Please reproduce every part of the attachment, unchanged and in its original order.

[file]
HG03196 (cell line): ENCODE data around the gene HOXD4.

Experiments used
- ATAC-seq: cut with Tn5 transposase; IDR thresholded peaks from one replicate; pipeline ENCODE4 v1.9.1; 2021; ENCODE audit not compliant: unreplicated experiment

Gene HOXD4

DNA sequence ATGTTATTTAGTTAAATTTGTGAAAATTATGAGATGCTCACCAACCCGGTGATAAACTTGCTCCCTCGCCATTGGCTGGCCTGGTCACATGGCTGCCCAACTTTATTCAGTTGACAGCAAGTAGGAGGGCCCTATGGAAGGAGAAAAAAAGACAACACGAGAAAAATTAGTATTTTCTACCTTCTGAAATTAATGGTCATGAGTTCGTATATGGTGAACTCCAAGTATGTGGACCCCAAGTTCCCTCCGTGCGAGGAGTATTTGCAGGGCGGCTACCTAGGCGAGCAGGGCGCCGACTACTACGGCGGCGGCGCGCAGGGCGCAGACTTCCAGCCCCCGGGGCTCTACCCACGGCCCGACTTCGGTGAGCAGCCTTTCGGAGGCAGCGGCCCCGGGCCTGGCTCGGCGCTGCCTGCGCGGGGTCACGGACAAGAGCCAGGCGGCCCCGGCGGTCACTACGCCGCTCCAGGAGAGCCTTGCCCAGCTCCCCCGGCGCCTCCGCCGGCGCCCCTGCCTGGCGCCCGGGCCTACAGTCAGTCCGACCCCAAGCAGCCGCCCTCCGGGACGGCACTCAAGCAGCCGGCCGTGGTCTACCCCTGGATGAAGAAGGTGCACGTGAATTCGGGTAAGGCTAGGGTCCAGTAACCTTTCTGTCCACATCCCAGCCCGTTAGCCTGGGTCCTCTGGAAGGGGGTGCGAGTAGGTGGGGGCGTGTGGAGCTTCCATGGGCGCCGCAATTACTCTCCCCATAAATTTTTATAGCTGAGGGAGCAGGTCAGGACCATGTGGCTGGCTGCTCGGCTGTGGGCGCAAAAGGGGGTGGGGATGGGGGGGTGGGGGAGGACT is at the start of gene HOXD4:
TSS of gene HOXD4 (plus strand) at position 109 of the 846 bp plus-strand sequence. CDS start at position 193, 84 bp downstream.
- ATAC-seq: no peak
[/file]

HG03196 (cell line): ENCODE data around the gene HOXD4.

Experiments used
- ATAC-seq: cut with Tn5 transposase; IDR thresholded peaks from one replicate; pipeline ENCODE4 v1.9.1; 2021; ENCODE audit not compliant: unreplicated experiment

Gene HOXD4

DNA sequence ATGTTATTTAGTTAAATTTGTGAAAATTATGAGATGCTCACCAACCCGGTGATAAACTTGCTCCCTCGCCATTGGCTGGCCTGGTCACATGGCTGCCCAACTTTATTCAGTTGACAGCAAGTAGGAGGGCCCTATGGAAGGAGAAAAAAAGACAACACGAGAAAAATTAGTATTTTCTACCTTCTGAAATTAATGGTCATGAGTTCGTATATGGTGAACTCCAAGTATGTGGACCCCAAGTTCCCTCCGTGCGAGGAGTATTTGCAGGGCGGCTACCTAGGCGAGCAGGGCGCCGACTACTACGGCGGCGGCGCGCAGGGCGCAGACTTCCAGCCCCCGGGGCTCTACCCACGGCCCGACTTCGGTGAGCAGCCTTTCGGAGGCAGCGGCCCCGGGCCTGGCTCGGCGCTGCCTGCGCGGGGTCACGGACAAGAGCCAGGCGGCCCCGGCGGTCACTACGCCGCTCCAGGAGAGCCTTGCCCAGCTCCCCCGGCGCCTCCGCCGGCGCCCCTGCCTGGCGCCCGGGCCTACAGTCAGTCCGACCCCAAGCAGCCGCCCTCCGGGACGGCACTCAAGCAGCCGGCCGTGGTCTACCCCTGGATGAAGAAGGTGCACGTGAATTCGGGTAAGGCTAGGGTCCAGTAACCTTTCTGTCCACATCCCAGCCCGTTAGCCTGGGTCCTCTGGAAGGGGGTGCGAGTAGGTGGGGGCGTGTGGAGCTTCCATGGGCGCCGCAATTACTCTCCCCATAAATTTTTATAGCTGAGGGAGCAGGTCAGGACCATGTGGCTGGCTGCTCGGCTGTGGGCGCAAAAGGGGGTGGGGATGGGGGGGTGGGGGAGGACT is at the start of gene HOXD4:
TSS of gene HOXD4 (plus strand) at position 109 of the 846 bp plus-strand sequence. CDS start at position 193, 84 bp downstream.
- ATAC-seq: no peak